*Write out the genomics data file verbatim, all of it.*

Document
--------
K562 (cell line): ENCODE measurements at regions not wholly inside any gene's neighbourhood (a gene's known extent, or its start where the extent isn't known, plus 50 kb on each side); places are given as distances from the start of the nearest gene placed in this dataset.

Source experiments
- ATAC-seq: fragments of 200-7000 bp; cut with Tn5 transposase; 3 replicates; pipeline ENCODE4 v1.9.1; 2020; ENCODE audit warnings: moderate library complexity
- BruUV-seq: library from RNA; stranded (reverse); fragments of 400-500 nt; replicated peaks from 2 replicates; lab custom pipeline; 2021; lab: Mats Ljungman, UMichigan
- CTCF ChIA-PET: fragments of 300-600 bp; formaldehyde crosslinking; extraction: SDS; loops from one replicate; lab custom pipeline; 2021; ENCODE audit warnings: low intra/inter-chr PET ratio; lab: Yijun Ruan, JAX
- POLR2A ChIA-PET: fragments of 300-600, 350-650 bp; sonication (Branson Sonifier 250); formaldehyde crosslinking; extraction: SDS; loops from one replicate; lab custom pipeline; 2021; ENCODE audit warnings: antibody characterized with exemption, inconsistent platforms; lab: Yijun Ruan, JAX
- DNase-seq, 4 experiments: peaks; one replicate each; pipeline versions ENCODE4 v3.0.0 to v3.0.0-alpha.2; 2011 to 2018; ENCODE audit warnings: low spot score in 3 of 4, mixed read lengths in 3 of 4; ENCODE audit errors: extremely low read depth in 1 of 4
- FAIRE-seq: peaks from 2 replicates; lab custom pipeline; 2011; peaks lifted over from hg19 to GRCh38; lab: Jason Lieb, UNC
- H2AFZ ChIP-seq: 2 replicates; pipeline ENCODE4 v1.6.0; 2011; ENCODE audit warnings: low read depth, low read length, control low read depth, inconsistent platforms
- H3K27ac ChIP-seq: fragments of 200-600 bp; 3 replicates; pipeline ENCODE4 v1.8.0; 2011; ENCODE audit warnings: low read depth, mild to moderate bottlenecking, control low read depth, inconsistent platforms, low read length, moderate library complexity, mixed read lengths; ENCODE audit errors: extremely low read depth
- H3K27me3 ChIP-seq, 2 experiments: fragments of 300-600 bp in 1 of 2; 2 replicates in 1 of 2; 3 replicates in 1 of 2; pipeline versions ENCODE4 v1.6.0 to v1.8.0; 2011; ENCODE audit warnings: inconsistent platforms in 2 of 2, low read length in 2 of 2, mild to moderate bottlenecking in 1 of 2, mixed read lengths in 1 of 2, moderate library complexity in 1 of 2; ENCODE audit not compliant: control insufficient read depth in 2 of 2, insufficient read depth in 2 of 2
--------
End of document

K562 (cell line): ENCODE measurements at regions not wholly inside any gene's neighbourhood (a gene's known extent, or its start where the extent isn't known, plus 50 kb on each side); places are given as distances from the start of the nearest gene placed in this dataset.

Source experiments
- ATAC-seq: fragments of 200-7000 bp; cut with Tn5 transposase; 3 replicates; pipeline ENCODE4 v1.9.1; 2020; ENCODE audit warnings: moderate library complexity
- BruUV-seq: library from RNA; stranded (reverse); fragments of 400-500 nt; replicated peaks from 2 replicates; lab custom pipeline; 2021; lab: Mats Ljungman, UMichigan
- CTCF ChIA-PET: fragments of 300-600 bp; formaldehyde crosslinking; extraction: SDS; loops from one replicate; lab custom pipeline; 2021; ENCODE audit warnings: low intra/inter-chr PET ratio; lab: Yijun Ruan, JAX
- POLR2A ChIA-PET: fragments of 300-600, 350-650 bp; sonication (Branson Sonifier 250); formaldehyde crosslinking; extraction: SDS; loops from one replicate; lab custom pipeline; 2021; ENCODE audit warnings: antibody characterized with exemption, inconsistent platforms; lab: Yijun Ruan, JAX
- DNase-seq, 4 experiments: peaks; one replicate each; pipeline versions ENCODE4 v3.0.0 to v3.0.0-alpha.2; 2011 to 2018; ENCODE audit warnings: low spot score in 3 of 4, mixed read lengths in 3 of 4; ENCODE audit errors: extremely low read depth in 1 of 4
- FAIRE-seq: peaks from 2 replicates; lab custom pipeline; 2011; peaks lifted over from hg19 to GRCh38; lab: Jason Lieb, UNC
- H2AFZ ChIP-seq: 2 replicates; pipeline ENCODE4 v1.6.0; 2011; ENCODE audit warnings: low read depth, low read length, control low read depth, inconsistent platforms
- H3K27ac ChIP-seq: fragments of 200-600 bp; 3 replicates; pipeline ENCODE4 v1.8.0; 2011; ENCODE audit warnings: low read depth, mild to moderate bottlenecking, control low read depth, inconsistent platforms, low read length, moderate library complexity, mixed read lengths; ENCODE audit errors: extremely low read depth
- H3K27me3 ChIP-seq, 2 experiments: fragments of 300-600 bp in 1 of 2; 2 replicates in 1 of 2; 3 replicates in 1 of 2; pipeline versions ENCODE4 v1.6.0 to v1.8.0; 2011; ENCODE audit warnings: inconsistent platforms in 2 of 2, low read length in 2 of 2, mild to moderate bottlenecking in 1 of 2, mixed read lengths in 1 of 2, moderate library complexity in 1 of 2; ENCODE audit not compliant: control insufficient read depth in 2 of 2, insufficient read depth in 2 of 2